Benjamin C. Thompson
Thompson was born in Saint Paul, Minnesota, graduated from Yale University in 1941, then spent four years in the United States Navy fighting in World War II. After the war he moved to Lexington, Massachusetts, where he participated in the design and creation of Six Moon Hill, a neighborhood of modern houses (his first wife wife Mary Okes Thompson lived in the Moon Hill Home through 2004).
In 1953 he founded Design Research, a company that provided interior furnishings and accessories. Design Research is often noted today for being the first U.S. proprietor of the Finnish clothing and textiles of Marimekko. The firm eventually added stores in New York (1964) and San Francisco (1965). In 1969, he designed the company's revolutionary second Cambridge store, notable for its extreme openness and use of glass. In 1970 Ben lost financial control and ownership of Design Research, many years later, before Ben's death, that large financial loss was transferred back to his five biological children.
Practice and teaching
Thompson's interest in modernism was balanced by appreciation of older architecture. In the late 1950s, he renovated Harvard Yard's historic dormitories by updating their interior arrangements without visible exterior effect. Shortly thereafter he persuaded Harvard to remodel Boylston Hall (built 1857) rather than demolish it.
During those years, Thompson taught architecture at Harvard University, and served as Department Chairman 1964-1968. His 1966 essay, “Visual Squalor and Social Disorder,” argued for an urban architecture that would encourage, rather than discourage, joy and social life. To this end, in 1967 he proposed reviving Boston's historic markets with food stalls, cafes, restaurants, and pushcarts.
Thompson separated from the Collaborative in late 1966, and started his own firm, Benjamin Thompson and Associates (BTA) in 1967. His five-story, all-glass showcase for Design Research opened in Cambridge, Massachusetts in 1968.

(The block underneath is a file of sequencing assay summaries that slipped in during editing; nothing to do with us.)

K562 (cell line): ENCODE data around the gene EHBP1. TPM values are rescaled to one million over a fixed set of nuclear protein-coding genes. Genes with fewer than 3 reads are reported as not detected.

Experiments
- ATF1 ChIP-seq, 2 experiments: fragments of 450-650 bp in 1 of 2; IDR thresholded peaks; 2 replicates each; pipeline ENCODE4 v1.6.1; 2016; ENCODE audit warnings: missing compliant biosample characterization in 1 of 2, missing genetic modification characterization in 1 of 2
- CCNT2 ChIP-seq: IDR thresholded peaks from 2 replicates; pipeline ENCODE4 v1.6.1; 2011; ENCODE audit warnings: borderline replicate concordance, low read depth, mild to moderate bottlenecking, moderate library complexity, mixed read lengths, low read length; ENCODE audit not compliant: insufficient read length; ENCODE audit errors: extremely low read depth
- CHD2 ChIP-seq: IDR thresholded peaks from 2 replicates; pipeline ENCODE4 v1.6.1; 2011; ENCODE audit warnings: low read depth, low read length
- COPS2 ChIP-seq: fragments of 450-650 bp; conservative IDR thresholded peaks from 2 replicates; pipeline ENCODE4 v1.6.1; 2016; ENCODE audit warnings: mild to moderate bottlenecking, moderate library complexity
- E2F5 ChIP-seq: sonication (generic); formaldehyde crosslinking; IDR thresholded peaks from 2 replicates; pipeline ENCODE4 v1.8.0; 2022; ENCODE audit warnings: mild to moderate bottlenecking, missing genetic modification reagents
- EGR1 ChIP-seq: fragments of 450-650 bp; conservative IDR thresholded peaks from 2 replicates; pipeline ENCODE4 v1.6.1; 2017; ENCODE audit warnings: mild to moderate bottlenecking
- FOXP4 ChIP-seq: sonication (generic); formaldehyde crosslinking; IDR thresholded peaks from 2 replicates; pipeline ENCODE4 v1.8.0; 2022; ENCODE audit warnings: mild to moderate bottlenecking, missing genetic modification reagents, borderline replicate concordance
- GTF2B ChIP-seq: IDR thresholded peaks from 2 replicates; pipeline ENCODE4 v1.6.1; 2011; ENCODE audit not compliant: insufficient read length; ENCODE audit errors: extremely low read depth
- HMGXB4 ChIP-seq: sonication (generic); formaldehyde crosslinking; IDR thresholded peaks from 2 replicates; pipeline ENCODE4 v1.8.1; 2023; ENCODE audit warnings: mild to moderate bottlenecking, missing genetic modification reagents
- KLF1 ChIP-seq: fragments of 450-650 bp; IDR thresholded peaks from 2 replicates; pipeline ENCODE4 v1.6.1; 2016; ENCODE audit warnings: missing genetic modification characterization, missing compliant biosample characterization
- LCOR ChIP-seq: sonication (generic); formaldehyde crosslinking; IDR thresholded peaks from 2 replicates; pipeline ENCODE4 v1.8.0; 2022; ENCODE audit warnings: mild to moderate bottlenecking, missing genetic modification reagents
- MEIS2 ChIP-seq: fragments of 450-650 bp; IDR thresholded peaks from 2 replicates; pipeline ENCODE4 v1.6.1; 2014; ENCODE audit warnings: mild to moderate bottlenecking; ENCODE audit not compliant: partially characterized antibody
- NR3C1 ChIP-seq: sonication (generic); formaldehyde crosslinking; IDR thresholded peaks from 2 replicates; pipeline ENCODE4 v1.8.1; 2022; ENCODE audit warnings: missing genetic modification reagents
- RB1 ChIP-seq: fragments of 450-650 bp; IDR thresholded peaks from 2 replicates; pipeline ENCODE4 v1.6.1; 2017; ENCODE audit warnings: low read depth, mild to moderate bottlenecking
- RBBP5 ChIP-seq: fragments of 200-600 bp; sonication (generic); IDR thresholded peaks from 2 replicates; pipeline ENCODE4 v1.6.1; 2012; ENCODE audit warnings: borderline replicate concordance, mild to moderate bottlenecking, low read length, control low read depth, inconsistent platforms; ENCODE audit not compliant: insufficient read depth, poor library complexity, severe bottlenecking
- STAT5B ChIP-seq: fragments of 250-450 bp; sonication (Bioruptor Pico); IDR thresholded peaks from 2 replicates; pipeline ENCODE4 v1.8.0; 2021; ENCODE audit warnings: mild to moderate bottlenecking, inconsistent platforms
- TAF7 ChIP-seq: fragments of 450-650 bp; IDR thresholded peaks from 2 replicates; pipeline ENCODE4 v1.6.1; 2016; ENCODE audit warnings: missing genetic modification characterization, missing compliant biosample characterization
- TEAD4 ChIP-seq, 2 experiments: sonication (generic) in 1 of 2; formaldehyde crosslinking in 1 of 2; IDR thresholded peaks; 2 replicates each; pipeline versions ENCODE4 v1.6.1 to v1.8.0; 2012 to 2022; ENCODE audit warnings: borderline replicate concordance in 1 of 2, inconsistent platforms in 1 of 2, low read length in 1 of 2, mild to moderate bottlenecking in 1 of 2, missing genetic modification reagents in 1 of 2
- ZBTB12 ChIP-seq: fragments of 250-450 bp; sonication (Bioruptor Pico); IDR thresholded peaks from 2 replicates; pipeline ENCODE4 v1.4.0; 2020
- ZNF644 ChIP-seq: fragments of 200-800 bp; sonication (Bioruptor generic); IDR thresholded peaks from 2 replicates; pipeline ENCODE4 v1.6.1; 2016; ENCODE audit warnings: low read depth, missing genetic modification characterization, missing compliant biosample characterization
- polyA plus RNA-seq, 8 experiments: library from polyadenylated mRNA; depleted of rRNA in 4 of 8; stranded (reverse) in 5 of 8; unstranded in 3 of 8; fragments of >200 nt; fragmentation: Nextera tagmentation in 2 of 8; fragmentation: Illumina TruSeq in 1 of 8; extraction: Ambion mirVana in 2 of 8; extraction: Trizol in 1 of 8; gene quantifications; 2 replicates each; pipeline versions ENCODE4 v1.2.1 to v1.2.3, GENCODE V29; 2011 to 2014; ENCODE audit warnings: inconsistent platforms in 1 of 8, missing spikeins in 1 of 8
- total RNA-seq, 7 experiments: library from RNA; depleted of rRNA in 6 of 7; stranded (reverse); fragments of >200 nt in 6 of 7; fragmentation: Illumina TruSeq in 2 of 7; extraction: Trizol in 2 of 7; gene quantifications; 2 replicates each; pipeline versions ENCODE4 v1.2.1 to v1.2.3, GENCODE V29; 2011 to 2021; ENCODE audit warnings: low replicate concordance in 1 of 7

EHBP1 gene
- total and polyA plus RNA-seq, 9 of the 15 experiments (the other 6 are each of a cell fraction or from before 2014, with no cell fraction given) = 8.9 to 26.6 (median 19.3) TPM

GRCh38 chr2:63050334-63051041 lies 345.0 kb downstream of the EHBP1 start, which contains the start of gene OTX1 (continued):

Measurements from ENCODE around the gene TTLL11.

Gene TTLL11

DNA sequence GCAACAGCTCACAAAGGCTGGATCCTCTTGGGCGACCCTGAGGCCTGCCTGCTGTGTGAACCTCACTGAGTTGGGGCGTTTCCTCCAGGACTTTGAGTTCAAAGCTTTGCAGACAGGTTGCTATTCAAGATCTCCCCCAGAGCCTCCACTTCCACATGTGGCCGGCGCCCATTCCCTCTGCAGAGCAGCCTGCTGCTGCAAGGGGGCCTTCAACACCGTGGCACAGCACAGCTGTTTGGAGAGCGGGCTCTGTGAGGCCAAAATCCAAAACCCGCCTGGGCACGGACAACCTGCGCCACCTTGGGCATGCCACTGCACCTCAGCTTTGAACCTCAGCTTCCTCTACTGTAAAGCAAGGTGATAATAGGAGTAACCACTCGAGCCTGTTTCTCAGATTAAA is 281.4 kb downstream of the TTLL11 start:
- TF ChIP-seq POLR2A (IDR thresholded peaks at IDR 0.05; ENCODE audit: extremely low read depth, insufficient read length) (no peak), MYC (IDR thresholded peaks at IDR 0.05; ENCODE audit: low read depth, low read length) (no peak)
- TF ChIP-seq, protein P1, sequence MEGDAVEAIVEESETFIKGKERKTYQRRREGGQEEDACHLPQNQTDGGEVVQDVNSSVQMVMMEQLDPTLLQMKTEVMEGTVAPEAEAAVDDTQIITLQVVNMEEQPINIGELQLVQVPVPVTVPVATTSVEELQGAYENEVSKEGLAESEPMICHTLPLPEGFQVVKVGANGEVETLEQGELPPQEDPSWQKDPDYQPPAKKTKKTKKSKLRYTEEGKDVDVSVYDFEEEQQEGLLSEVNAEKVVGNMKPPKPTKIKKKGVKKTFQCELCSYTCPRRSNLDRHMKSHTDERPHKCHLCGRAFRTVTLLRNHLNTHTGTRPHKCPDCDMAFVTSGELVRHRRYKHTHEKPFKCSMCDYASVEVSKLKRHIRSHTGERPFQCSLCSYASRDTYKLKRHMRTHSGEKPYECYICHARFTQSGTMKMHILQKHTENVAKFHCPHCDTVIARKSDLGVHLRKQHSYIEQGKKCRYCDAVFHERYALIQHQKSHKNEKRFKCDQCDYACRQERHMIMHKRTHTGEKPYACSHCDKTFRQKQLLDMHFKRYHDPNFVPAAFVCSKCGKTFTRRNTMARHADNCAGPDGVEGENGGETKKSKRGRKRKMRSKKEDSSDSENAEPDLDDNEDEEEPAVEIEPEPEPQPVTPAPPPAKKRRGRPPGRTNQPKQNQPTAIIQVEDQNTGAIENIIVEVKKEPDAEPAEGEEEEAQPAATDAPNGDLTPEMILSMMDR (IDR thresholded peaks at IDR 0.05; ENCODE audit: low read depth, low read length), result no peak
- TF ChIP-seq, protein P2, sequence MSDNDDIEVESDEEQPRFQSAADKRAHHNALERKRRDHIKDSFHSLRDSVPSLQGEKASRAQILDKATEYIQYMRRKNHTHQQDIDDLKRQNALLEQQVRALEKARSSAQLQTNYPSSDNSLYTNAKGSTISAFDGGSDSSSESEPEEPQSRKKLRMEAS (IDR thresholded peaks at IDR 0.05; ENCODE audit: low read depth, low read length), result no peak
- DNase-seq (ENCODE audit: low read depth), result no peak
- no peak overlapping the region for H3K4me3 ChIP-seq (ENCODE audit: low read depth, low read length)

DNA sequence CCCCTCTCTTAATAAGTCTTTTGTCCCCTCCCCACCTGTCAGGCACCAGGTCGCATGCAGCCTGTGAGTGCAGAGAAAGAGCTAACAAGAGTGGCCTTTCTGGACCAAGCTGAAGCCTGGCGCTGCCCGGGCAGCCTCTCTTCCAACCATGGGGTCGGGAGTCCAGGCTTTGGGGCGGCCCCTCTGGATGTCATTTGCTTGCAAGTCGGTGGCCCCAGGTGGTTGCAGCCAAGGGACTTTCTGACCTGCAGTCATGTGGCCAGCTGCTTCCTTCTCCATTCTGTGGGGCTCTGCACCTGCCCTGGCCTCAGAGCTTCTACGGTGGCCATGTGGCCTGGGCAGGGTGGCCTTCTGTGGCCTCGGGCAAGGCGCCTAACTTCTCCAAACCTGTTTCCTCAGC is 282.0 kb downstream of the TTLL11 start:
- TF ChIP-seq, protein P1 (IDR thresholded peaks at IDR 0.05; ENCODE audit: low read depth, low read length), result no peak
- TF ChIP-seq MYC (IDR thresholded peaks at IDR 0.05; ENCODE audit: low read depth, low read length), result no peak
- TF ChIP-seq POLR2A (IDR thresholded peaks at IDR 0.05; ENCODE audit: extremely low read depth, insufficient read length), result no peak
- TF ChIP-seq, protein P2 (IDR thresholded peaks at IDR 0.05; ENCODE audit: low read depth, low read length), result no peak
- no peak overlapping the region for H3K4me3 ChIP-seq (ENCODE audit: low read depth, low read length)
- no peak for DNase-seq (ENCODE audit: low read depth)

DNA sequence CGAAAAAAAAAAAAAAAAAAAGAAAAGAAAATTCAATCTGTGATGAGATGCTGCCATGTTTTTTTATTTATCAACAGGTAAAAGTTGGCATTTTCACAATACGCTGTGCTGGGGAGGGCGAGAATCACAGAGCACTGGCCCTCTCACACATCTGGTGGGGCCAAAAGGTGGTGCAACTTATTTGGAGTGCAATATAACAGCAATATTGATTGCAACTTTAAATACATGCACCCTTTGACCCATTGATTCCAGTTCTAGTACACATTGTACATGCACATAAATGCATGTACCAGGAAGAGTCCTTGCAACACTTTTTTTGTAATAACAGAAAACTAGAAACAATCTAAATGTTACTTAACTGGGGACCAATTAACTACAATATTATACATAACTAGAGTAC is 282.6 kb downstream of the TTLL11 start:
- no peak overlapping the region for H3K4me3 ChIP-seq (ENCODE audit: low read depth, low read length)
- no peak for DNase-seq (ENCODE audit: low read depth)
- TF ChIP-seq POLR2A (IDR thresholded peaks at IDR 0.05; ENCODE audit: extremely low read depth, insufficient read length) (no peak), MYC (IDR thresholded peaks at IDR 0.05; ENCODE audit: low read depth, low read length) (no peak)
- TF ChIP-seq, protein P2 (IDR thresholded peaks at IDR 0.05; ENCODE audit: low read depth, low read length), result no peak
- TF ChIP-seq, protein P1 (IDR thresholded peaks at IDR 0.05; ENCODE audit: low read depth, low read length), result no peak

He is probably best known for a series of collaborations with the developer James W. Rouse, including the Faneuil Hall Marketplace (1976), Harborplace (1980), South Street Seaport (1985), Bayside Marketplace in Miami (1987), and Jacksonville Landing in Jacksonville, Florida (1987).
Thompson received honorary doctorates from Colby College, the University of Massachusetts Amherst, and Minneapolis College of Art and Design. In 1987 BTA received the AIA Firm Award and in 1992 Thompson received the highest honor in American architecture, the Gold Medal of the American Institute of Architects.
- Google images
- Design Research Headquarters in Cambridge, Massachusetts
- Harborplace in Baltimore, Maryland
- South Street Seaport in New York, New York
- Bayside Marketplace in Miami, Florida
- Jacksonville Landing in Jacksonville, Florida
- Faneuil Hall Marketplace, Boston, Massachusetts
Benjamin Thompson was first married to Mary Okes Thompson from 1942 to 1967. The Thompsons lived on a seven acre waterfront property in Barnstable Harbor MA that they purchased together in the mid-1950s. They had five children.
His second marriage was in 1969, to Jane Fiske McCullough, a writer and design critic, who handled his public relations and later became a collaborator on certain of his planning projects. Ben was Jane's fourth husband.
Thompson later moved to Cambridge, Massachusetts, where he spent the rest of his life.
- Branch, Mark Allen (January 1992). "Benjamin Thompson Wins AIA Gold Medal". Progressive Architecture 73 (1): 21.
- "Ben Thompson", Architecture Boston, Spring 2011 issue, Boston Society of Architects. Issue is dedicated entirely to Ben Thompson with articles by various authors.
- Dunlap, David W., "Benjamin C. Thompson, 84, Architect Of Festive Urban Marketplaces, Is Dead", The New York Times, August 20, 2002